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the big takeaway here is that for each thread, you want it to have its own cache line. Otherwise, you have a false sharing problem where you have to ping all the other caches to modify its state. when you pad and align, each thread has its own cache line so it doesn't need to tell anyone else (stays in the M state)


I think something that initially confused me with false sharing was thinking that each thread has its own cache, and that would make me confused with how two threads can actually share a cache and create false sharing? I realized though that we're talking about threads that are on the same processor and not necessarily different processors. I think false sharing shouldn't occur between two different processors (correct me if I'm wrong on this) and that false sharing can only occur if the threads are being swapped on and off the same processor, and hence the same cache that is attached to that processor.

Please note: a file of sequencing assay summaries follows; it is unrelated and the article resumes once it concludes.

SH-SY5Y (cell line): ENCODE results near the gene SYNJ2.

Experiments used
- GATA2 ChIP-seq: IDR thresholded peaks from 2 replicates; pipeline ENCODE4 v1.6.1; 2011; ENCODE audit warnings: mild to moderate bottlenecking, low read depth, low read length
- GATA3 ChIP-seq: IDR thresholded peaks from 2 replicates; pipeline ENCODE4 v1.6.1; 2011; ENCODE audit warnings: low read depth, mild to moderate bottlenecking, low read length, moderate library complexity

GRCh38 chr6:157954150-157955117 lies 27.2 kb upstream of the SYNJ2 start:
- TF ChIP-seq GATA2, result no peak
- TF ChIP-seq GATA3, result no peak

@derrick I don't think threads vs processors or having independent caches make a difference here. False sharing ultimately is a consequence of "two caches containing content from the same memory address". The main idea behind false sharing is the inadvertent copying of unused memory because the entire cache line is copied at once, as illustrated on the next slide.


this is so counter intuitive that by wasting more resources we actually get a performance booster


In this case, would this issue be avoided if we avoid directly writing to global/shared data and use more per-thread private variables if possible


@ruvensl Not necessarily since the variables in this example are already essentially per-thread and it's possible that per-thread private variables could still be allocated next to each other anyway.

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